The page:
Last Sunday for Father’s Day, the LA Times published 10 recipes to celebrate fathers. The recipes included: three types of steak, two gourmet hamburgers, “Man-sized turkey wings,” “Naked ribs,” two desserts, and a gin cocktail. After spending the past year researching and writing a thesis on the relationship between gender and food (The Gendering of Food: History, Culture, Family), I was immediately struck by this article. One section of my thesis was on the construction of gendered food preferences – something the LA Times recipes clearly illustrate. Apparently, the recipes are suitable only for men: naming dishes “man-sized” and “naked” perpetuate the stereotype of men as voracious eaters as well as the connection between food and sex.
The problem is not the recipes themselves, many of which look delicious, but the fact that they are intended only to please men. Trying to imagine 10 Mother’s Day recipes clearly illustrates the persistence of gendered food preferences.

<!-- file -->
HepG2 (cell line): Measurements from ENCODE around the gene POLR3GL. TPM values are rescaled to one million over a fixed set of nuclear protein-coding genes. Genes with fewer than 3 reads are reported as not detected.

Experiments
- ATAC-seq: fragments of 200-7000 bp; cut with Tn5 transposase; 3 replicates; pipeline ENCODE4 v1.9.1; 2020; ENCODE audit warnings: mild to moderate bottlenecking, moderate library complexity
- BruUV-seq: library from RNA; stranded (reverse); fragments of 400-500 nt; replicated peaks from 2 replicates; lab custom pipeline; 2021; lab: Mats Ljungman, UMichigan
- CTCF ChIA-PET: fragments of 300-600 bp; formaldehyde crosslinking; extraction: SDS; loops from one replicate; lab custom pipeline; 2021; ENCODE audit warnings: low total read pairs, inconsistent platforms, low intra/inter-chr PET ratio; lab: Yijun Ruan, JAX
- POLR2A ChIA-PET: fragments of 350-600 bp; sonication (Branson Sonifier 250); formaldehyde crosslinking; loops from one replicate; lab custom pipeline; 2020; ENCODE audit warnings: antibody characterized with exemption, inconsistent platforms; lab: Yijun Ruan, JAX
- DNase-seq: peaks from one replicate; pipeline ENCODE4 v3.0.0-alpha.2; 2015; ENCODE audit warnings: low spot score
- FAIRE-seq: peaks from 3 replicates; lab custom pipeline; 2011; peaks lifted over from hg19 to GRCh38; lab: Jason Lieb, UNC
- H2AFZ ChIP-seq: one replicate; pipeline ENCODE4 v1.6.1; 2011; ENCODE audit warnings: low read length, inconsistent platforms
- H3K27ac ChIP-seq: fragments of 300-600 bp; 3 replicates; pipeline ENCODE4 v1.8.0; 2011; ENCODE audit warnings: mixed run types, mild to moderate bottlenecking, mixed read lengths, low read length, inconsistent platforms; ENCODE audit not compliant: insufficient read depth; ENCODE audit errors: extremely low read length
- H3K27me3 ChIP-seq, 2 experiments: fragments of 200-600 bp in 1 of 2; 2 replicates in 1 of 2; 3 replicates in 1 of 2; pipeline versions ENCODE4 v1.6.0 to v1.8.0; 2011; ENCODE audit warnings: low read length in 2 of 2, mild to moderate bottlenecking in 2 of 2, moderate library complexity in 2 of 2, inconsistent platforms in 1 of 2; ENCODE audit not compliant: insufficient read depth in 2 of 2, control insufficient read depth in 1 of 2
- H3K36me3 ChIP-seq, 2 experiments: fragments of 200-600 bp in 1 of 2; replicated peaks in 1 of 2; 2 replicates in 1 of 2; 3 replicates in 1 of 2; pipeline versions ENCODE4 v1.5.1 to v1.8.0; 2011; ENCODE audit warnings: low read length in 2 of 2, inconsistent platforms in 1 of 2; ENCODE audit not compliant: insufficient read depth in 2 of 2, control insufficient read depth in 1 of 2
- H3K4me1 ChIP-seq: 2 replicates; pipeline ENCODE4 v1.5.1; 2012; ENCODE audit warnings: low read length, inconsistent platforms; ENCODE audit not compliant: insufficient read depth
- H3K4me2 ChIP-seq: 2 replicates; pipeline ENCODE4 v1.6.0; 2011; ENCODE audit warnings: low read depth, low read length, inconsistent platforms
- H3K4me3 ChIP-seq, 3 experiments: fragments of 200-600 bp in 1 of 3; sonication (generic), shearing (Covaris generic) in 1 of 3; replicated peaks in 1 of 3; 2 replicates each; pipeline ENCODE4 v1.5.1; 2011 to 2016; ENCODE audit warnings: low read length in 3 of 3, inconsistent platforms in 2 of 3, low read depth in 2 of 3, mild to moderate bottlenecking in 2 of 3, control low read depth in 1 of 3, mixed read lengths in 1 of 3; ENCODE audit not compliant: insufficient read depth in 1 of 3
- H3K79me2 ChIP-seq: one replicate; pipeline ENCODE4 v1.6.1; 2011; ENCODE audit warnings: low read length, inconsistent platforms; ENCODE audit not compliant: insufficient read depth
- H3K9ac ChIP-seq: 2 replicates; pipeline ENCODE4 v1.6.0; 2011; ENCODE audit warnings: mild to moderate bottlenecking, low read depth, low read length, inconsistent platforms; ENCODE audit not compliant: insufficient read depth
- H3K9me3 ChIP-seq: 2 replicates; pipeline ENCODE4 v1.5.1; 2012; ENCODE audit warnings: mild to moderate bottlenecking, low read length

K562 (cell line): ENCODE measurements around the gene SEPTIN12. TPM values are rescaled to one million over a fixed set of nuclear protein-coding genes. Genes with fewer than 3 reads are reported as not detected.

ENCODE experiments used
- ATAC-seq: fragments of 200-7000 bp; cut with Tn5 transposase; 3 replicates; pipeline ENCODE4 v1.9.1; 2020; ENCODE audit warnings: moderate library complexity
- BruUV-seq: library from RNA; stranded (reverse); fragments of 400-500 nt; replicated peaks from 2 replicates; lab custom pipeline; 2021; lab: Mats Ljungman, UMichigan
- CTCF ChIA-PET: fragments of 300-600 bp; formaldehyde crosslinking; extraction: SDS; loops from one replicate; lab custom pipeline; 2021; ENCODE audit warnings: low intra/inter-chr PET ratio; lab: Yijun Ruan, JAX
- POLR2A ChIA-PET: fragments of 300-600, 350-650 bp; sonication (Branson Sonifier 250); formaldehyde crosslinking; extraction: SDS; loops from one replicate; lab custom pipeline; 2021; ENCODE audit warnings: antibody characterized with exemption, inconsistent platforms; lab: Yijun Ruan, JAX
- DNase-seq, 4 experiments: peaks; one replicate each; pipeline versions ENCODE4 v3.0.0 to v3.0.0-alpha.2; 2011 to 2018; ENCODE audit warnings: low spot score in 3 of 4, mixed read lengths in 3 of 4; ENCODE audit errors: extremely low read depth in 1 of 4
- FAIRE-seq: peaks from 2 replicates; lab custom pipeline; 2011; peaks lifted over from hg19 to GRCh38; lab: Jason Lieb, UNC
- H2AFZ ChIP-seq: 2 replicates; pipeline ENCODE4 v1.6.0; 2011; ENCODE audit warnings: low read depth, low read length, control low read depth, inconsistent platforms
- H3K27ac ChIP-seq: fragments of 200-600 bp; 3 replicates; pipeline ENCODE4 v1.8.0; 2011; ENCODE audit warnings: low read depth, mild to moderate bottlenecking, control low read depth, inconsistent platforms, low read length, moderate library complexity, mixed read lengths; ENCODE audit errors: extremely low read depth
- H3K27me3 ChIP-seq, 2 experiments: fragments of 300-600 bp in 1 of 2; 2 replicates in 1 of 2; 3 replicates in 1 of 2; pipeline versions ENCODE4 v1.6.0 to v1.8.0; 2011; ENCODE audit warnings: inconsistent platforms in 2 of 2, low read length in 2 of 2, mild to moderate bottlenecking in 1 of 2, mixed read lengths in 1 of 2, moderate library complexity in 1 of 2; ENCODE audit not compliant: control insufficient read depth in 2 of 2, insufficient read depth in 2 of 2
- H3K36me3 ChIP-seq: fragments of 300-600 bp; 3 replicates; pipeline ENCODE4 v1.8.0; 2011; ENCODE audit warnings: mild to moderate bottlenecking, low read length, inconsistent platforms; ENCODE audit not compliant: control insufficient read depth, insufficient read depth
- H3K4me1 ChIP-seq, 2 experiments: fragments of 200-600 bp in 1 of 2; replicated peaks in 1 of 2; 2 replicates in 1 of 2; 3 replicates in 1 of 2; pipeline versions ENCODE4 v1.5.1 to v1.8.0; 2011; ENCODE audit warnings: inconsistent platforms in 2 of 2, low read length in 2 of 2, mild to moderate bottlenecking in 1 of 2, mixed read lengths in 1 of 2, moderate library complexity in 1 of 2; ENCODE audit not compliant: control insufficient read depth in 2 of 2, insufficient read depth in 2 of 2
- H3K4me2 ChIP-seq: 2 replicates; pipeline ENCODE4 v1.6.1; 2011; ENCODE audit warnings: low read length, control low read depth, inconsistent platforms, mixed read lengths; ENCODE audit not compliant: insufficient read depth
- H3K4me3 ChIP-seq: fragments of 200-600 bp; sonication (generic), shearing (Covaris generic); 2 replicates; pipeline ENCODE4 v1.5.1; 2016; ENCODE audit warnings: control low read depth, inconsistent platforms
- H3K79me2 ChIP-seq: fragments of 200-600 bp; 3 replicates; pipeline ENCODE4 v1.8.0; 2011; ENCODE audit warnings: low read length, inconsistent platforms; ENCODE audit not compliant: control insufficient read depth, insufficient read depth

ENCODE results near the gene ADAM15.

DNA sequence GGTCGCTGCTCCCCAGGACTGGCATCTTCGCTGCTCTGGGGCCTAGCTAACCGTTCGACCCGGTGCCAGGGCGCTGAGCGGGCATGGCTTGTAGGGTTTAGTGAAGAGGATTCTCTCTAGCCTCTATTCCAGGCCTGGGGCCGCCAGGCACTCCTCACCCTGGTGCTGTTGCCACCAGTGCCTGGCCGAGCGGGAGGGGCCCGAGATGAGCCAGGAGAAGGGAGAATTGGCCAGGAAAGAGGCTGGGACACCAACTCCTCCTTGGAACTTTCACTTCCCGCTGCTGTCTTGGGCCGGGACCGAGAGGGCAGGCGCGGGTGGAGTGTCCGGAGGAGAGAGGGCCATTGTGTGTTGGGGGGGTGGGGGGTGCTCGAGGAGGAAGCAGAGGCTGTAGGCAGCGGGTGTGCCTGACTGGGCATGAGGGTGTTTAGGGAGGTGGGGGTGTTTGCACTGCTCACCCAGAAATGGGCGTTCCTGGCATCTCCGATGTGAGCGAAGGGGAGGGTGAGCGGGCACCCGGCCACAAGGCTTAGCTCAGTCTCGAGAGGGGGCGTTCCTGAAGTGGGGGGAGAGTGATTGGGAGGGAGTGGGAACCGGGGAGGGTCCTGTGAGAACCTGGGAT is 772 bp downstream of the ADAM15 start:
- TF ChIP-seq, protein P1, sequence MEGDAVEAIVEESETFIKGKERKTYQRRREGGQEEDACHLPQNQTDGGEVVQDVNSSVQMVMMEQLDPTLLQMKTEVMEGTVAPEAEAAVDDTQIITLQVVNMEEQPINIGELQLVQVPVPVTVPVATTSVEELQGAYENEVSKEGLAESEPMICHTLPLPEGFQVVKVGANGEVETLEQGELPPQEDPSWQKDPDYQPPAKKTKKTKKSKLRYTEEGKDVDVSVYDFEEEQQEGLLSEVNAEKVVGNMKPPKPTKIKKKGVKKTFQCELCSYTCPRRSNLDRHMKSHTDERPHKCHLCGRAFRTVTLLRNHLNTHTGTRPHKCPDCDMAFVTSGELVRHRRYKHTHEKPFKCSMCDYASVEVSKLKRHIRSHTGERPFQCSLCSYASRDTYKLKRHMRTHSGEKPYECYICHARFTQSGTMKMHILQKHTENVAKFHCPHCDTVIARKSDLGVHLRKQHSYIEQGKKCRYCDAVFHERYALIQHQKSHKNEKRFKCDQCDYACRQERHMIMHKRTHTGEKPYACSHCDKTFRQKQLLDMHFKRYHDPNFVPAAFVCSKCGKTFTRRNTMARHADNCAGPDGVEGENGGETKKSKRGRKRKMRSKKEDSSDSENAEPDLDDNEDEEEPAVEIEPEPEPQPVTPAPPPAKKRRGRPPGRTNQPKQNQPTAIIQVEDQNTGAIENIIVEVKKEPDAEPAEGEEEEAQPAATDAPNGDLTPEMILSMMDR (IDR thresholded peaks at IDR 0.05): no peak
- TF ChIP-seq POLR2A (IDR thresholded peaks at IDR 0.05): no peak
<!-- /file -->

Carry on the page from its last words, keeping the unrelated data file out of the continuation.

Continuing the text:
The introduction to the recipes is equally upsetting: “It’s so hard to buy a gift for dear old dad. That’s why he always ends up with unwanted ties, golf-themed coffee mugs and Old Spice after-shave. So this year, we offer up a different suggestion for Father’s Day: Treat him to a meal fit for a king — a carnivore king.” The author compares these meat dishes to other manly items such as ties, sports, coffee and after-shave. Do we even have to ask who is supposed to prepare this meal for the “carnivore king?”
Why do we continue to insist that certain foods are pleasing and suitable only to one gender? Why do we continue to associate men with meat? Can we not acknowledge that men also enjoy other foods and that women like meat, too? Most men I know enjoy meat but eat it only occasionally due to concerns over the environment, health and animal rights.
I was happy to see other comments on the article that expressed disappointment with the stereotypical image of men communicated through these recipes. Even if the media continues to portray men in strict gendered terms, it gives me hope that others feel my discontent and long for a new depiction of men’s relationship to food.